Animal models of drug abuse are particularly useful in understanding the genetic basis of drug-related behaviours. For instance, mice with different genetic profiles show heritable differences in their sensitivity to cocaine 6-8 and help identify potential gene candidates mediating the phenotypic variability observed 9. The intravenous catheterization procedures described in this paper have been used with considerable success to examine drug IVSA in various strains of mice as well as mice of different genetic backgrounds 10.
The procedures shown in this video highlight important factors to focus on during and following the catherization surgery in order to obtain reliable intravenous self-administration data. First, the placement of the catheter tubing within the right atrium is vital, in order to prevent catheter failure from blot clots. During surgery it is important to make sure that the catheter end is unimpeded, and not occluded by either the heart or vein tissue. Second, daily catheter flushing is required both before and after operant sessions in order to prevent blockages. Finally, the catheter cannula must be covered constantly with both the cannula caps and crystal covers when the animals are in their home cages, to prevent the entry of debris. Minor blockage of the catheter cannula may be dislodged using a fine 26 gauge needle, however daily flushing with the heparinized antibiotic solution is required, particularly on days when the animals are not tested for IVSA.
To perform animal survival surgery, a good knowledge of aseptic techniques, analgesia and anaesthesia is necessary. While this video does not replace proper surgical training, it may be used as a guide for researchers wishing to acquire the techniques necessary for this paradigm.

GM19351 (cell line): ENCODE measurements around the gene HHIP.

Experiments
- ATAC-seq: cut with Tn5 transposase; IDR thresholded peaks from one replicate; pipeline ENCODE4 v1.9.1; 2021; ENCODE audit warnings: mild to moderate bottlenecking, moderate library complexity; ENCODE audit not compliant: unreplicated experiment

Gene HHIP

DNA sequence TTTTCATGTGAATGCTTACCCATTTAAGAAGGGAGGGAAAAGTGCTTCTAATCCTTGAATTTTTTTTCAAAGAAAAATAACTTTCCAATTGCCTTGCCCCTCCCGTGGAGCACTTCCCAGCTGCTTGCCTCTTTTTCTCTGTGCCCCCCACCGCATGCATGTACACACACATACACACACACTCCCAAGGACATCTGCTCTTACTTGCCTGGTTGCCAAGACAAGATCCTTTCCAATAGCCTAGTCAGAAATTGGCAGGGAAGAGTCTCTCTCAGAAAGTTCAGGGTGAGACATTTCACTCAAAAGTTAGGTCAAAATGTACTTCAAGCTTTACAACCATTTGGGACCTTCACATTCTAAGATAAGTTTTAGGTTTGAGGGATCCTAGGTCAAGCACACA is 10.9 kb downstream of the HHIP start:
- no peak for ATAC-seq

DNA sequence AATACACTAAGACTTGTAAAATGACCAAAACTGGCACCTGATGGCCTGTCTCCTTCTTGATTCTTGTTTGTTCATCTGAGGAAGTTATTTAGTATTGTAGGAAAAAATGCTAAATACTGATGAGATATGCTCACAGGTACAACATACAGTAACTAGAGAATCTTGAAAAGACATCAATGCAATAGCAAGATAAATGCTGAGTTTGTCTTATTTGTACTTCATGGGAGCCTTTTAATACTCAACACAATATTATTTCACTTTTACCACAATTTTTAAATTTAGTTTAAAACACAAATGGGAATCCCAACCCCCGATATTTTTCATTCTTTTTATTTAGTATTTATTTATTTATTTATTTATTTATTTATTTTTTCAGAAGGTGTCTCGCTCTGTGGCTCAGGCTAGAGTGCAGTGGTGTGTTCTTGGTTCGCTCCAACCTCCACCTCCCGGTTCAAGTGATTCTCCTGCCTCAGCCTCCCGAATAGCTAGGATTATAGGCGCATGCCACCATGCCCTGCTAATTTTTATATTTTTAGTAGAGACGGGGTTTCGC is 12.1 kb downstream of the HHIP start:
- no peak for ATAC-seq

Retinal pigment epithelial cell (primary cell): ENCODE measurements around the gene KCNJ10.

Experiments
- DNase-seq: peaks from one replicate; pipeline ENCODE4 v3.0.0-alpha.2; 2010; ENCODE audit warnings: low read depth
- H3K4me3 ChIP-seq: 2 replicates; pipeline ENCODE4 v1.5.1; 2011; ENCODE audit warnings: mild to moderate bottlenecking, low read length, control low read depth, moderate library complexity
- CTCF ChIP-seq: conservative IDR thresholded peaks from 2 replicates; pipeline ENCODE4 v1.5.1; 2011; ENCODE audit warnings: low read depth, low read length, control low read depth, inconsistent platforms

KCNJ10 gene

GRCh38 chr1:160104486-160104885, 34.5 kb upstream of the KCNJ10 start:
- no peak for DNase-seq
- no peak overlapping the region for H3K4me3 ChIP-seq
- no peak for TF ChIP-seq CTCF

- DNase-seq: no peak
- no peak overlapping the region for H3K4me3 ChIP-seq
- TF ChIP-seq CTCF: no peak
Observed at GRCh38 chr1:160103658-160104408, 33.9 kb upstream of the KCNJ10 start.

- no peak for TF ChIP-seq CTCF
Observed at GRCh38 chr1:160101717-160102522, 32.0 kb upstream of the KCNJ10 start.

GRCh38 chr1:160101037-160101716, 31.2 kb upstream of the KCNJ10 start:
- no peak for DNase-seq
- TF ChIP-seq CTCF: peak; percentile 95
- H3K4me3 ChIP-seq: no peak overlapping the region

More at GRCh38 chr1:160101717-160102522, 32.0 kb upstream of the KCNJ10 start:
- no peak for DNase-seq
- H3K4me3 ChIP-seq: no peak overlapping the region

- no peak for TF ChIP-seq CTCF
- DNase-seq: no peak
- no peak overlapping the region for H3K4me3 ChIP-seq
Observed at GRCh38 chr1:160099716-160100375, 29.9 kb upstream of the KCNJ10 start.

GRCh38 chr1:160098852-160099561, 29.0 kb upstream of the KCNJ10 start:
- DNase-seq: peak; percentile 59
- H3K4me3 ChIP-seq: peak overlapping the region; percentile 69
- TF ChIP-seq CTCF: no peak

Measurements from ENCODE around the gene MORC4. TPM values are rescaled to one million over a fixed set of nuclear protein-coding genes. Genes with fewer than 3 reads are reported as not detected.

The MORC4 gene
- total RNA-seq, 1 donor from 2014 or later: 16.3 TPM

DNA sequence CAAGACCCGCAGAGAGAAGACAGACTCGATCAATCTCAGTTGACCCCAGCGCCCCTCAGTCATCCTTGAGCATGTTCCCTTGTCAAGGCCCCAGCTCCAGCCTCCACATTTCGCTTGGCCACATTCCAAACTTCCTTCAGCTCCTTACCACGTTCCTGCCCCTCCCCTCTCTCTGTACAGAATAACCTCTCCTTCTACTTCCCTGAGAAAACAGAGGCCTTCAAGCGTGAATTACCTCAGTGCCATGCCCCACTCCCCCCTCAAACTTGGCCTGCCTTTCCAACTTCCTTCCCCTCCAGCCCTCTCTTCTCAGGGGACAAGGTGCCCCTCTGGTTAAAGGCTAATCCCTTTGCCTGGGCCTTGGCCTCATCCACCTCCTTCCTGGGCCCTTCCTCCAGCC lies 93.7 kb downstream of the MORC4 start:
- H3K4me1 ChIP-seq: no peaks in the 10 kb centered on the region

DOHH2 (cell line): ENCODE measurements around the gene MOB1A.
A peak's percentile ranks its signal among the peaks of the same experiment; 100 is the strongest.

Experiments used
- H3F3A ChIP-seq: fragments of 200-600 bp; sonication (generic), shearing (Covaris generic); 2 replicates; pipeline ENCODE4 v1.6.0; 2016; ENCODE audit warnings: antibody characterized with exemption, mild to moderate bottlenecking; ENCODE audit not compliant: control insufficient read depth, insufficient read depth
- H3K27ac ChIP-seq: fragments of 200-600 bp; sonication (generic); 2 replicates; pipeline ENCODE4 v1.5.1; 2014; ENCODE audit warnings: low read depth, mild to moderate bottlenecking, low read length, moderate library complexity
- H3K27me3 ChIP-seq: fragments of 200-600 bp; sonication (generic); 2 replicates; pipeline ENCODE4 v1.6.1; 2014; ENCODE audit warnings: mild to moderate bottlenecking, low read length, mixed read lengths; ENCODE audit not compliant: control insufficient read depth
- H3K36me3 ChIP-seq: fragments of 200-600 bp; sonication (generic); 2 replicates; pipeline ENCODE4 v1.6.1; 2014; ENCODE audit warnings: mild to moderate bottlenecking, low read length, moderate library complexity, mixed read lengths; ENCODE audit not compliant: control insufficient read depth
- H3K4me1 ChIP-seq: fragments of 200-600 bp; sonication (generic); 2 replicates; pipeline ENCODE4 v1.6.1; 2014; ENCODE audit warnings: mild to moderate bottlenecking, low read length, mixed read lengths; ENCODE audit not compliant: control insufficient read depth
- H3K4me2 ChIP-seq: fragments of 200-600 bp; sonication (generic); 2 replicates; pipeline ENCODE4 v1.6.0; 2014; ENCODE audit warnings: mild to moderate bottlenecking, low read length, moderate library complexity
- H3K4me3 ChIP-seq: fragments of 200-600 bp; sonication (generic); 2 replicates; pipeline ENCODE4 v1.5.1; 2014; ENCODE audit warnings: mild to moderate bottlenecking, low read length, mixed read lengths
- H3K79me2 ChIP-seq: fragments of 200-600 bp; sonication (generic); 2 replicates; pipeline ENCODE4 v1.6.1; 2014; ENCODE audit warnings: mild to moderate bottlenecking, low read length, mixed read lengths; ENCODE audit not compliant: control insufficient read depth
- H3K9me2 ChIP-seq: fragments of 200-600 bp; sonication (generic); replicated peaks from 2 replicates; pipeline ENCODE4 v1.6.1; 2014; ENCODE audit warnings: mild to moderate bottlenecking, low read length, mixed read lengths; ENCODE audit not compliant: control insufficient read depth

No conflicts of interest declared.
Experiments on animals were performed in accordance with the guidelines and regulations set forth by the Canadian Council of Animal Care and the McGill University Animal Care Committee. This research was supported by funds awarded to KG from the Canadian Institutes of Health Research (CIHR). No conflicts of interest declared.
|Ticarcillin Disodium Salt
||1 gram bottle
|Tears Naturale P.M (Eye lubricant)
||3.5 gram tube
This eye lubricant can be found in most pharmacies. Any ophthalmic eye lubricant can be used.
||1 gram bottle
||25 gram bottle
||1 gram bottle
|Heparin sodium salt
||250 gram bottle
||1 gram bottle
|Amikicin Sulphate salt
||5 gram bottle
|Sucrose ACS Reagent
||500 gram bottle
|Standard mouse catheters with soft mesh
||Tubing specifications: 26SWG;0.451;0.254
|Crystal cap applicator
||This is the white catheter cap.
|Tygon Micro Bore Tubing
||Tubing specifications (bore x o.d. x wall thickness in inches): .01 x .03 x .01
- Rocha, B.A., Ator, R., Emmett-Oglesby, M.W., & Hen, R. Intravenous Cocaine Self-Administration in Mice Lacking 5-HT1B Receptors. Pharmacology Biochemistry and Behavior. 57 (3), 407-412 (1997).
- Zapata, A., Chefer, V.I., Ator, R., Shippenberg, T.S., & Rocha, B.A. Behavioural sensitization and enhanced dopamine response in the nucleus accumbens after intravenous cocaine self-administration in mice. European Journal of Neuroscience. 17 (3), 590-596 (2003).
- Pritchett-Corning, K.R., Mulder, G.B., Luo, Y., & White, W.J. Principles of Rodent Surgery for the New Surgeon. J. Vis. Exp. (47), e2586, doi:10.3791/2586 (2011).
- Hoogstraten-Miller, S.L. & Brown, P.A. Techniques in Aseptic Rodent Surgery Current Protocols in Immunology. John Wiley & Sons, Inc., 1.12-1.14 (2001).
- Thomsen, M. & Caine, S.B. Chronic Intravenous Drug Self-Administration in Rats and Mice. Current Protocols in Neuroscience. 9, 20.1-9.20.40 (2005).
- Gill, K.J. & Boyle, A.E. Confirmation of quantitative trait loci for cocaine induced activation in the AcB/BcA series of recombinant congenic strains. Pharmacogenetics. 13, 329-338 (2003).
- Gill, K.J & Boyle, A.E. Genetic influences on drug-induced psychomotor activation in mice. Genes, Brain & Behavior. 7, 859-868 (2008).
- Boyle, A.E. & Gill, K. Sensitivity of AXB/BXA recombinant inbred lines of mice to the locomotor activating effects of cocaine: A QTL analysis. Pharmacogenetics. 11 (3), 255-264 (2001).
- Boyle A.E. & Gill K.J.A verification of previously identified QTLs for cocaine-induced activation using a panel of B6.A chromosome substitution strains (CSS) and A/JxC57Bl/6J F2 mice. Psychopharmacology. 207 (2), 325-34 (2009).
- Thomsen, M. & Caine, S.B. Psychomotor stimulant effects of cocaine in rats and 15 mouse strains. Experimental and Clinical Psychopharmacology. 19 (5), 321-341 (2011).
- Thomsen, M. & Caine, S.B. Intravenous drug self-administration in mice: practical considerations. Behavior genetics. 37 (1), 101-118 (2007).